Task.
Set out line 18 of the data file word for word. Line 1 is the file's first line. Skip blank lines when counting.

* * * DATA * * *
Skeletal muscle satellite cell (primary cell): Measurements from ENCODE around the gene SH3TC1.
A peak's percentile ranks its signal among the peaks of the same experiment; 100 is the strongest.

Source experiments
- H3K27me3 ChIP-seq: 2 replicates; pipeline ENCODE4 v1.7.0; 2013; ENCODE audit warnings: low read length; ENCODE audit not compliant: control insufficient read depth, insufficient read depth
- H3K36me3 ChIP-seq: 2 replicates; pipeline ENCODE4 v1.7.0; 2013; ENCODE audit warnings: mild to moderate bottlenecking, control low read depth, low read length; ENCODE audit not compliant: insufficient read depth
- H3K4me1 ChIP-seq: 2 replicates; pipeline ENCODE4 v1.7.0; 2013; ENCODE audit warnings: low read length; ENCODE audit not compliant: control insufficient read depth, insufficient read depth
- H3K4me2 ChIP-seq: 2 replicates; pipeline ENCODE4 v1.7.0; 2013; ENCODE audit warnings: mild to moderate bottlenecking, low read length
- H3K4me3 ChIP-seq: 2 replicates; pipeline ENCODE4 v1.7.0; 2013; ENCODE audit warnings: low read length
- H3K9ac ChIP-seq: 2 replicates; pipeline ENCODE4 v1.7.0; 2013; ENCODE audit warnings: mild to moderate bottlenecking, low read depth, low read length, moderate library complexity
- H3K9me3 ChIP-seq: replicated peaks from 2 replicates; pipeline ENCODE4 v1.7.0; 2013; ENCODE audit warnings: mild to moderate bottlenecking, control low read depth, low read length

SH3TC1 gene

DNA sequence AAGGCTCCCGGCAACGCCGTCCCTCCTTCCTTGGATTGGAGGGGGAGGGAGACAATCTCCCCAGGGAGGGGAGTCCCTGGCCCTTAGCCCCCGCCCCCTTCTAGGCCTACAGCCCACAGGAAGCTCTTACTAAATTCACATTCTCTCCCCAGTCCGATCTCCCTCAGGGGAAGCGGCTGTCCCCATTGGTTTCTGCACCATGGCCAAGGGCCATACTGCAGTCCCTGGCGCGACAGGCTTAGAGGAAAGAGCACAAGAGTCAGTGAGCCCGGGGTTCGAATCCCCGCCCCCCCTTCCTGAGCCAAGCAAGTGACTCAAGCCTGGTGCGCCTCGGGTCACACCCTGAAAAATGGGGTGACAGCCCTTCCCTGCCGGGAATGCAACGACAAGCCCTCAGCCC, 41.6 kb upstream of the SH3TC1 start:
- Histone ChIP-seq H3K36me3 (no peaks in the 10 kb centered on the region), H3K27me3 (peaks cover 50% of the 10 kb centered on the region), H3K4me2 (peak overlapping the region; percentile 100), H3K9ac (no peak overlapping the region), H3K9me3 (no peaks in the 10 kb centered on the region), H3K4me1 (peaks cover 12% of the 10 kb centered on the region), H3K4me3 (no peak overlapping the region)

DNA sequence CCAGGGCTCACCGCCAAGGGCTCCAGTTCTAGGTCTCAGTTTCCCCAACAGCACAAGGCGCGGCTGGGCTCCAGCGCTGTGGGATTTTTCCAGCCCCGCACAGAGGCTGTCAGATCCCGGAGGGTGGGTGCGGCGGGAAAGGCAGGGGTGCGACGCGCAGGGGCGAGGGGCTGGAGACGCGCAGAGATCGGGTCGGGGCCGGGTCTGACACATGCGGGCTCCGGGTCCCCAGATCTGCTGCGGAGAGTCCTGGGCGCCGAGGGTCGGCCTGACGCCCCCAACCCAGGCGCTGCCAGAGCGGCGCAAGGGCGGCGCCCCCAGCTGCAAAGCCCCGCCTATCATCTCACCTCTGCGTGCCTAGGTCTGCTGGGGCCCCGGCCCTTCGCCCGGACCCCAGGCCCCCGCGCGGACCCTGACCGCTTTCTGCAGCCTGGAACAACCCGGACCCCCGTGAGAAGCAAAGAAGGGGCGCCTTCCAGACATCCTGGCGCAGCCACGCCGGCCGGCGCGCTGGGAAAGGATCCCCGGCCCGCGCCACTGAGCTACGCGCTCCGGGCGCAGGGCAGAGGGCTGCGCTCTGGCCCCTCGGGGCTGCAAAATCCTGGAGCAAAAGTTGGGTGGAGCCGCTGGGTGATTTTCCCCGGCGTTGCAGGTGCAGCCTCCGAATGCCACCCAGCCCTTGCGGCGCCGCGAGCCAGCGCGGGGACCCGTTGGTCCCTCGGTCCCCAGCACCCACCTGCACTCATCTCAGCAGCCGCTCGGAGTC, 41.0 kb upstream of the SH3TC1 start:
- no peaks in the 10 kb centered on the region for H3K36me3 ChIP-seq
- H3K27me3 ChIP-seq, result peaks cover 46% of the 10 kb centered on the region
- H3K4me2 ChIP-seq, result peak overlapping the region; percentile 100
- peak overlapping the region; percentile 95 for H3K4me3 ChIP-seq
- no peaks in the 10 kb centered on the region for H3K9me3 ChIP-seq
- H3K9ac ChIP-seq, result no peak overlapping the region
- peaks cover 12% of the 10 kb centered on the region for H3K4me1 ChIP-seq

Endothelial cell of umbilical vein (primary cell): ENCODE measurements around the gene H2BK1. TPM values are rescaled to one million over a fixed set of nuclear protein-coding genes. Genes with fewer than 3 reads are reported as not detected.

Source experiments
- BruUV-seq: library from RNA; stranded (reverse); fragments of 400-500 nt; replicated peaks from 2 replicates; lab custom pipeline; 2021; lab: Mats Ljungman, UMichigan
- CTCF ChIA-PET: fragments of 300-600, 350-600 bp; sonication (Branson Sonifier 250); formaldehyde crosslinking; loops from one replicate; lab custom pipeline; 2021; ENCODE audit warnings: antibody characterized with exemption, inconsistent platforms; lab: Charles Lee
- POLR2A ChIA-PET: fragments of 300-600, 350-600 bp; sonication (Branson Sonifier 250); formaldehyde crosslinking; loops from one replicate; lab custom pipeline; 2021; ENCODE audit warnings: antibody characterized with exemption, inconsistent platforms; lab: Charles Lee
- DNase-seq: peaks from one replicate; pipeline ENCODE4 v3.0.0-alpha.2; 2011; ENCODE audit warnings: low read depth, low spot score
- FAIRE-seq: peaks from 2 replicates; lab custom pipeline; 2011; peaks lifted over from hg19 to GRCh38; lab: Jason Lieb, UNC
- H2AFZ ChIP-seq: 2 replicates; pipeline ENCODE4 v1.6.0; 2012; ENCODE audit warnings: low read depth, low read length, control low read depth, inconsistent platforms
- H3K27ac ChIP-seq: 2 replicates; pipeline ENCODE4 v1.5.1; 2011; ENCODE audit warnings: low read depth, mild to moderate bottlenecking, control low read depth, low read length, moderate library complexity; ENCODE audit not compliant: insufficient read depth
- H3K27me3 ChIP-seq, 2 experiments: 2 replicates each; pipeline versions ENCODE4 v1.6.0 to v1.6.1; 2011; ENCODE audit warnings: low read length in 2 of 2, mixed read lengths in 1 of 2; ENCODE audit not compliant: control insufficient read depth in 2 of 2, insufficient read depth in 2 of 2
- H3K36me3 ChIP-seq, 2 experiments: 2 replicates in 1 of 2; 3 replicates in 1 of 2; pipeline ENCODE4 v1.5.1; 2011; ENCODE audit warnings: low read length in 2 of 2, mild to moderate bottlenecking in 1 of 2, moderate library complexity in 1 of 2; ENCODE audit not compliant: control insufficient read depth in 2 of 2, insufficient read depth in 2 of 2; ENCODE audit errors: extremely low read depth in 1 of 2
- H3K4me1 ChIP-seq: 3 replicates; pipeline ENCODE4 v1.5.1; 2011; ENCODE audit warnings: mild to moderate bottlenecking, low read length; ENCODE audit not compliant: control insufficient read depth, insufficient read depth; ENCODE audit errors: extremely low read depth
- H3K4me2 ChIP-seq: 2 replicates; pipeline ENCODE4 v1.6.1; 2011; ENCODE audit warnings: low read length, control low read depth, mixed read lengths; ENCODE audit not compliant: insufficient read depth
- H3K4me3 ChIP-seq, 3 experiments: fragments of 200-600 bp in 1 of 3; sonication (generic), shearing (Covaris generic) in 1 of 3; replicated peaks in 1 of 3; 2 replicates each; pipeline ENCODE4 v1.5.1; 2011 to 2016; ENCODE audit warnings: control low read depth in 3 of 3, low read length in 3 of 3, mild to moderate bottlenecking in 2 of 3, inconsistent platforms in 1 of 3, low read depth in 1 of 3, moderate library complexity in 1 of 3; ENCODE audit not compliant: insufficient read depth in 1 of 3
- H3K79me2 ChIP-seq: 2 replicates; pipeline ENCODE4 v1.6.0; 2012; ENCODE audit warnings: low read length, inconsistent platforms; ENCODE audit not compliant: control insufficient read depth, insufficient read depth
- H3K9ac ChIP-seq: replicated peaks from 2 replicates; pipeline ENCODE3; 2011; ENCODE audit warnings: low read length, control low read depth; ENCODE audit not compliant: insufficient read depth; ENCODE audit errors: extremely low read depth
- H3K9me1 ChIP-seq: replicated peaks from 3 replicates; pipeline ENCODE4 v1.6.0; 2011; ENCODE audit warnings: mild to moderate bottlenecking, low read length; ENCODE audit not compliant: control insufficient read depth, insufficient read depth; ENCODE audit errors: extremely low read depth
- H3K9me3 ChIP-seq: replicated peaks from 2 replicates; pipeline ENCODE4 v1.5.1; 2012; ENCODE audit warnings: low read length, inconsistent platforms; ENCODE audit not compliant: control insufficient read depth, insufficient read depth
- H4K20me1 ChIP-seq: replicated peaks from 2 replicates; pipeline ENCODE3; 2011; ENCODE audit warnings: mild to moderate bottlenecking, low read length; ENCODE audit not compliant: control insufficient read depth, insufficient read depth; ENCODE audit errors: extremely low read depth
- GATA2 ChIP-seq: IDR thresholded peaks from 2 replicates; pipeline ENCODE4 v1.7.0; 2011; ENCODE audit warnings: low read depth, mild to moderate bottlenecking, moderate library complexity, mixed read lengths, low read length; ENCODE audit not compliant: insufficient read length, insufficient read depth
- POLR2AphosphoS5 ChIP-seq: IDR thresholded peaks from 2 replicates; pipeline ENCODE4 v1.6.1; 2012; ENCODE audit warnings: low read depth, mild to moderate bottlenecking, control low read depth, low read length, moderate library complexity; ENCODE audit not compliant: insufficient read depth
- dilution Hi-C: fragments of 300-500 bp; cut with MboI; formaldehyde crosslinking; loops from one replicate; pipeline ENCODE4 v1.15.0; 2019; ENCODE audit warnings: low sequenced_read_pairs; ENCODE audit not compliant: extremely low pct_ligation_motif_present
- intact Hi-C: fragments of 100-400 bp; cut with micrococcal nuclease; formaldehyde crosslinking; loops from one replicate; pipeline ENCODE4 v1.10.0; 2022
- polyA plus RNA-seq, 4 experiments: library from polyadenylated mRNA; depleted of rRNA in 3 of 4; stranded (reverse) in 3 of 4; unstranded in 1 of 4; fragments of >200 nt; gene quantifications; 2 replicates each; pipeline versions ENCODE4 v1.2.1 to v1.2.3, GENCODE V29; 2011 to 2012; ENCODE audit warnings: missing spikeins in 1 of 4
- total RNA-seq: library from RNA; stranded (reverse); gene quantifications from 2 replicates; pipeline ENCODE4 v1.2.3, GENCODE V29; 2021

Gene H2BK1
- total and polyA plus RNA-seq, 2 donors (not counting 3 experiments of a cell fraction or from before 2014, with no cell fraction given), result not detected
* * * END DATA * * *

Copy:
- peak overlapping the region; percentile 95 for H3K4me3 ChIP-seq